However, these rules can sometimes make exceptions for certain residents by way of a grandparenting provision—a practice by which condos can shield owners who purchased their units before certain activity was prohibited. This process allows condos to achieve a balance between the flexibility of creating or changing governing documents and residents’ need for predictability. In the context of smoking, a grandparenting provision shields existing smokers from the “no smoking rule” by allowing them to continue smoking for a set period of time after the rule comes into effect.
While grandparenting can protect existing owners’ rights, a recent decision in Ontario has showcased the need to use the exemption reasonably or face the possibility of having the exemption revoked.
Highlights of recent case
An owner who is a lifelong smoker purchased her unit 10 months before the condominium approved a rule prohibiting smoking anywhere on the property. The corporation allowed existing smokers to be grandparented, and the owner was among the residents who were exempted from the rule. However, the condo’s rules also stated that the grandparenting exemption could be removed in respect to a unit if the corporation received complaints of smoke odours entering other units. The corporation also put in place a procedure to deal with such complaints.
Shortly after the owner moved into her unit, the corporation began receiving complaints about smoke migrating from the unit into other units and disturbing the neighbours. The complainant, a neighbouring resident, had a severe allergy to smoke and began facing adverse health consequences as a result.
In accordance with its procedure, the condo sent numerous letters and engaged in communications with the owner about the smoke migrating from her unit. The corporation and property management also attended at the unit on several occasions, taking steps to seal and insulate the vents. But it did not solve the problem. As the issue remained unresolved, the corporation ultimately revoked the owner’s grandparenting exemption. However, the owner continued to smoke inside the unit, requiring the condo to initiate a court application for compliance.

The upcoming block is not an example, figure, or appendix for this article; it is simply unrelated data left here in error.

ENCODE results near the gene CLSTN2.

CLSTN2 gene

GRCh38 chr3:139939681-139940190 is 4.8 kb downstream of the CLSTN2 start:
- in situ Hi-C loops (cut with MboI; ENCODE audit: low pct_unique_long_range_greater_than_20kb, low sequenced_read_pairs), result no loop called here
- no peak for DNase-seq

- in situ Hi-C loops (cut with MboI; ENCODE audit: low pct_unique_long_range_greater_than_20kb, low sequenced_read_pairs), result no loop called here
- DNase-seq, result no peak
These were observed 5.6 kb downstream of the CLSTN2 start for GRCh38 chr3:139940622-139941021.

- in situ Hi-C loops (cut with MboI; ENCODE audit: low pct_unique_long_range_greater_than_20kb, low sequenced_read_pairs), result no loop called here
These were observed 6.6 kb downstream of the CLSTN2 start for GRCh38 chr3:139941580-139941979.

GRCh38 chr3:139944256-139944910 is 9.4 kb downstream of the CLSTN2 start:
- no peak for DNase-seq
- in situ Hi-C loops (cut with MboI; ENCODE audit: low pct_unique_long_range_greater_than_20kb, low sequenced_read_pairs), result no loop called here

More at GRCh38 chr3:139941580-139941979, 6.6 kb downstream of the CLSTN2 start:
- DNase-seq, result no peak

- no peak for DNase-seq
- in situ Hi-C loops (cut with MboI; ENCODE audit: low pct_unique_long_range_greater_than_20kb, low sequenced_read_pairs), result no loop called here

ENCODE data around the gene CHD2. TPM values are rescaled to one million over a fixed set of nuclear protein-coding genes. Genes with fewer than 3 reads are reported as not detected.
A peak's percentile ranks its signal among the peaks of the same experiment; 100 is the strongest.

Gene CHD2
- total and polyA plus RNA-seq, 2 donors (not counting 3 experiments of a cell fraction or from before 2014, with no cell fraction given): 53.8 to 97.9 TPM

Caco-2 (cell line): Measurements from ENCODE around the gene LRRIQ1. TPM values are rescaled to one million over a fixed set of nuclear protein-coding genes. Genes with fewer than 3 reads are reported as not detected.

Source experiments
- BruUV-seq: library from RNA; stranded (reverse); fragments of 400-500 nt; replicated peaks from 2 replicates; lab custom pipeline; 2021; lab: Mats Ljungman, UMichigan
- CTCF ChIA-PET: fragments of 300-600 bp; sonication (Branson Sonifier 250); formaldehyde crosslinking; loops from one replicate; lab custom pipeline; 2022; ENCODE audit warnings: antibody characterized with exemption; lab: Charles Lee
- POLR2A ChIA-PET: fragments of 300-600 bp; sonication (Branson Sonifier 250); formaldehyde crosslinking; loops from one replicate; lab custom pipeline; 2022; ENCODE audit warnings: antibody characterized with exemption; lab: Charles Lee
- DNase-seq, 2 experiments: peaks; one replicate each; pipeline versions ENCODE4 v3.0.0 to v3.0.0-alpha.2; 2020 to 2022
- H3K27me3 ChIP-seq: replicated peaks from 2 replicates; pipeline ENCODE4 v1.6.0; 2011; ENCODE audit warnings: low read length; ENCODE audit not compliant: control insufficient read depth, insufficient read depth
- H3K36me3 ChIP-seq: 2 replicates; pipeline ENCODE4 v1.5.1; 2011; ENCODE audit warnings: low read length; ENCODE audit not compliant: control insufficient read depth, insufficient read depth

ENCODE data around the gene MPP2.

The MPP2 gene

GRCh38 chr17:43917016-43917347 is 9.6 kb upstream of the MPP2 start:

The court held that the owner’s actions were contrary to Section 117 Condominium Act as her smoking was adversely affecting the neighbouring resident’s health and was causing injury to the resident. The court also found the owner to be in breach of the condo’s rules, given that she had continued smoking inside the unit despite her grandparenting exemption having been revoked. The court held that the Condominium Act required the corporation to ensure the protection of the health and safety of all owners and residents and that, if an activity being carried on is likely to cause injury to another individual, the corporation was required to ensure that it ceases. The court also highlighted the corporation’s adherence to its procedure and the efforts it made to resolve the issue before revoking the owner’s grandparenting exemption.
This case is a reminder that a grandparenting provision, while a useful tool to protect the rights of existing owners, is not permanent and can be taken away. Owners who benefit from such an exemption need to use it in a reasonable manner—failing which, courts will intervene to enforce the rules.
Condominiums can prohibit smoking inside the units by way of a rule; and while existing smokers may benefit from a grandparenting exemption, the exemption can be revoked if it impedes on the rights of other residents.
Nancy Houle is a partner at Davidson Houle Allen LLP. Mohiminol Khandaker is an associate lawyer with Davidson Houle Allen LLP. dhacondolaw.ca
Photo by Andres Siimon